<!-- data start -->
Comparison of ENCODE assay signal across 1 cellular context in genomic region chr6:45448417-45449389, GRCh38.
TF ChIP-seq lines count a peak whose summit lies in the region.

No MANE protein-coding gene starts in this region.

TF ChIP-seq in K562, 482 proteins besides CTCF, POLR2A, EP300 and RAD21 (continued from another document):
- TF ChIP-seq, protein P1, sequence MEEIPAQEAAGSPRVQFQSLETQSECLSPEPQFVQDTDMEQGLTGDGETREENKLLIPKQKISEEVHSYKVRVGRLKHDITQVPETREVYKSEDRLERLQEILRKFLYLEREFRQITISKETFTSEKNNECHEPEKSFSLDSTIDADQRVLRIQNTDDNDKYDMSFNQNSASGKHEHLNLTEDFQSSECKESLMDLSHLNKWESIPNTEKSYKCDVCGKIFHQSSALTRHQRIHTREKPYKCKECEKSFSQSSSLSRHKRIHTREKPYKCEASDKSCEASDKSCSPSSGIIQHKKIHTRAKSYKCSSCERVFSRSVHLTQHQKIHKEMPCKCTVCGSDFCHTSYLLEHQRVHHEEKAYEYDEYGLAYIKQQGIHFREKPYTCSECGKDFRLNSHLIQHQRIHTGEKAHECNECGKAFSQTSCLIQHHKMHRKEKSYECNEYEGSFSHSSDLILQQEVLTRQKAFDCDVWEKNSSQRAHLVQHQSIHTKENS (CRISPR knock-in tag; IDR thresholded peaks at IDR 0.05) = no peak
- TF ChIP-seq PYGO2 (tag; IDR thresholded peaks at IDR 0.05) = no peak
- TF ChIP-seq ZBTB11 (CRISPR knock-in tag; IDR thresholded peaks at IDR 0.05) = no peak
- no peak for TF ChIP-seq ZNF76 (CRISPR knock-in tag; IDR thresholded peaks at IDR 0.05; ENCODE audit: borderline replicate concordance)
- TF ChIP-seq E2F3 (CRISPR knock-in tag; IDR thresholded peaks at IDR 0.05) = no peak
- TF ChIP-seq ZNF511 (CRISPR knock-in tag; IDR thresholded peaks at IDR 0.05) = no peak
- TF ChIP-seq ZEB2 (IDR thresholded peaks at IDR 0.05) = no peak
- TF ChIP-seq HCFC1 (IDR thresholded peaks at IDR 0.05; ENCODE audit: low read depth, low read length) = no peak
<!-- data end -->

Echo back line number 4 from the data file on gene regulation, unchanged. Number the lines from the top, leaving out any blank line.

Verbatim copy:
TF ChIP-seq in K562, 482 proteins besides CTCF, POLR2A, EP300 and RAD21 (continued from another document):